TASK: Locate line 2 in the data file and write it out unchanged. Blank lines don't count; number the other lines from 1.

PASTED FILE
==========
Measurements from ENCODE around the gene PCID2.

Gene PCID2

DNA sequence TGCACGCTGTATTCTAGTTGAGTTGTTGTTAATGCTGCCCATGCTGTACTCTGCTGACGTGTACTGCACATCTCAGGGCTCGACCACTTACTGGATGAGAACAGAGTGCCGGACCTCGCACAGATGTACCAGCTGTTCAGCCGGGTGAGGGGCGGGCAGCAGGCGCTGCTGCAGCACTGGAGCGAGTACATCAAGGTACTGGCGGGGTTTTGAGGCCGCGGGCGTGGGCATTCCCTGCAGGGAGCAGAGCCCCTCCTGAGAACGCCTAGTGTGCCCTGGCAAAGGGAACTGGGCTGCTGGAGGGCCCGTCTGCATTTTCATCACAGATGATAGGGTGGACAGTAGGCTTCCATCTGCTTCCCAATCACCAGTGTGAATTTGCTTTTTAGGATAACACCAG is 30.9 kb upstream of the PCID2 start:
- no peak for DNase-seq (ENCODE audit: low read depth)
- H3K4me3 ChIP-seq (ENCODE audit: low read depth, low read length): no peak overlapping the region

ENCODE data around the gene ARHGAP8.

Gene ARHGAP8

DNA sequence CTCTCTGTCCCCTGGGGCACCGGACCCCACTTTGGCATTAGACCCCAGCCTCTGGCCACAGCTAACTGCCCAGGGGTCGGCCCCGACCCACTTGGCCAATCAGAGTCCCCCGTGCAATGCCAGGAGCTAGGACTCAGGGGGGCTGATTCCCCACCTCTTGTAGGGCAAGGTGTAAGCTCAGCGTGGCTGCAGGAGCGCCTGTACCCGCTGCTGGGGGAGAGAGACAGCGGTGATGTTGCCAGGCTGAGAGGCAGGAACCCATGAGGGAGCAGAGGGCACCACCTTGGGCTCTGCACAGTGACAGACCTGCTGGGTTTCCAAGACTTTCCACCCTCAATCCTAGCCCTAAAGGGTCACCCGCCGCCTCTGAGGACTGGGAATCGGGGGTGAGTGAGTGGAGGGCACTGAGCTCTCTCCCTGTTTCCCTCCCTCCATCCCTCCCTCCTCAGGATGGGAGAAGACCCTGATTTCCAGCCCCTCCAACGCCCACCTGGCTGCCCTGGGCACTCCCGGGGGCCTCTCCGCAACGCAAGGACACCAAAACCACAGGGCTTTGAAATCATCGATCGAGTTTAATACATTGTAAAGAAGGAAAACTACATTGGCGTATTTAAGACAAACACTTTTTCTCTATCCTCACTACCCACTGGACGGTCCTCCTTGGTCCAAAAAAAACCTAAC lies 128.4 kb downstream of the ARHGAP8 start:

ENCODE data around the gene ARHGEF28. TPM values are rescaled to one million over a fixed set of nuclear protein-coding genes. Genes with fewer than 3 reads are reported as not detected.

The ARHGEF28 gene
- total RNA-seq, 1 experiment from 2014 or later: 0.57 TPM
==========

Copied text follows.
Gene PCID2